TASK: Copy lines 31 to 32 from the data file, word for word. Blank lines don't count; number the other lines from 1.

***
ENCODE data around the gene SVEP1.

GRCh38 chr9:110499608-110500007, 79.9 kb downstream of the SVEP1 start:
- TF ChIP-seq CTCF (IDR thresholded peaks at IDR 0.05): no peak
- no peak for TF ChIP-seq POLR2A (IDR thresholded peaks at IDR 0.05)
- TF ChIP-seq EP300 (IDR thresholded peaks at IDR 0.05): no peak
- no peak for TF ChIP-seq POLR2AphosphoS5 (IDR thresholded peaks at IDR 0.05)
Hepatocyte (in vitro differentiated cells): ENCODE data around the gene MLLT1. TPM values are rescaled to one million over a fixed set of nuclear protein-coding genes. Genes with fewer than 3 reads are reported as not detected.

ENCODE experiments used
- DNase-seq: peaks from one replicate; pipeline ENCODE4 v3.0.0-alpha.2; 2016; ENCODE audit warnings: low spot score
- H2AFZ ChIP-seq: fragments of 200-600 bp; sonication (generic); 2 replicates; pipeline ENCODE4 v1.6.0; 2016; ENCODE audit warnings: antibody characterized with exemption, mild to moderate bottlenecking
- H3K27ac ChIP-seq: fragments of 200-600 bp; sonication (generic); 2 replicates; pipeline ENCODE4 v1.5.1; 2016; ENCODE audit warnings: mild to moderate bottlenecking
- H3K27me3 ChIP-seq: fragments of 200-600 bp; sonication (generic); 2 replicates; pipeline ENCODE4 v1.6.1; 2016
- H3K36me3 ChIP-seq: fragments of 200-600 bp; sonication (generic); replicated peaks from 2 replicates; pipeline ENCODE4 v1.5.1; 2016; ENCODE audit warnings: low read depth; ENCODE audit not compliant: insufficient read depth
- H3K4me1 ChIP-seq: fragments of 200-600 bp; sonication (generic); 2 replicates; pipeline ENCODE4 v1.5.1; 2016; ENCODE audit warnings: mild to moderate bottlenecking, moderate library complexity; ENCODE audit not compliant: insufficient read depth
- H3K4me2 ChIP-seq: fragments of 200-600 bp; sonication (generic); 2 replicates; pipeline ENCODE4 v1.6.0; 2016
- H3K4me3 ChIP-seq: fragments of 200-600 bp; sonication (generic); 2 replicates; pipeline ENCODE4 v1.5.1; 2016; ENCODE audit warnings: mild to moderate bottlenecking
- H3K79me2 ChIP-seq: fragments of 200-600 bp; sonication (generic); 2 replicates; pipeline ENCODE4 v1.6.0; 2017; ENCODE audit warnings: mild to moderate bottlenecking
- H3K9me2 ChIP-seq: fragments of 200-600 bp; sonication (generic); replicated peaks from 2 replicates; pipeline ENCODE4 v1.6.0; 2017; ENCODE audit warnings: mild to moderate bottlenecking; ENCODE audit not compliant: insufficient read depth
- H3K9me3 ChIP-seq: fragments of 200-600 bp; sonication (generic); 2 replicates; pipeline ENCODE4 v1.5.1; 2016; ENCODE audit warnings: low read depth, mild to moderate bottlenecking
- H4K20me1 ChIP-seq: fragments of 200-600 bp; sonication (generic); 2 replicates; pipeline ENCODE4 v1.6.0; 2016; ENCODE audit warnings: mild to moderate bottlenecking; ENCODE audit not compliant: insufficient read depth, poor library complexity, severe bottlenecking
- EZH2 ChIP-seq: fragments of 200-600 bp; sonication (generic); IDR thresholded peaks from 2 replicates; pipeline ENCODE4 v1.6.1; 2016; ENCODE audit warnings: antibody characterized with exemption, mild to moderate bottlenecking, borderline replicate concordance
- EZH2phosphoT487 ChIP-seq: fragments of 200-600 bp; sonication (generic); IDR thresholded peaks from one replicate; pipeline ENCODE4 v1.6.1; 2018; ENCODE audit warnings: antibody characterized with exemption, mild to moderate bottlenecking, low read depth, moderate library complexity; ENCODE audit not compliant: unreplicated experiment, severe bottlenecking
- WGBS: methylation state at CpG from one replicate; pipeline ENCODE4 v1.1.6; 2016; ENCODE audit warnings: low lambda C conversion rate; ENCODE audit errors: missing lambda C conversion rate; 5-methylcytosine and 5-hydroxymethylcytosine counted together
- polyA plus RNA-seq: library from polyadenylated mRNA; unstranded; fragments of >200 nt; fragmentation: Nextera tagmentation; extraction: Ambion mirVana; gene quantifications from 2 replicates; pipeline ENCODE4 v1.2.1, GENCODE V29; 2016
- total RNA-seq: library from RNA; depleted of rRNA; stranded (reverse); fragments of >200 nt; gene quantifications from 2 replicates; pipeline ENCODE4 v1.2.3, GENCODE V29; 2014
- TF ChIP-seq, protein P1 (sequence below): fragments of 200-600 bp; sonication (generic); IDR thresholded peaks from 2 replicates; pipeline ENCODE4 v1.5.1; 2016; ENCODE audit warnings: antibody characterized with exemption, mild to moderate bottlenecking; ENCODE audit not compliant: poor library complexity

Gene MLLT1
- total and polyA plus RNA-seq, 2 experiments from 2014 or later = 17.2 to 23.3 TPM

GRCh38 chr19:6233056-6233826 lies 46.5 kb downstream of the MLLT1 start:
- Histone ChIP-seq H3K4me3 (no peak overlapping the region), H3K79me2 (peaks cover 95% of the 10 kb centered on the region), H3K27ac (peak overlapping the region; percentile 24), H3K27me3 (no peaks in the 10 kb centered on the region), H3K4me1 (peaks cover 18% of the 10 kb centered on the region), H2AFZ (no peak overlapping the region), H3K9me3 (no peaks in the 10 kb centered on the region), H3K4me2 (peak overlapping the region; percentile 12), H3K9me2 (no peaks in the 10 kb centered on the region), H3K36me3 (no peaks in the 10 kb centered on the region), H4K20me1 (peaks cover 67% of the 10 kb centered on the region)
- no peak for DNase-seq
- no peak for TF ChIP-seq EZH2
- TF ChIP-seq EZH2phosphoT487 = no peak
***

- no peak for DNase-seq
- no peak for TF ChIP-seq EZH2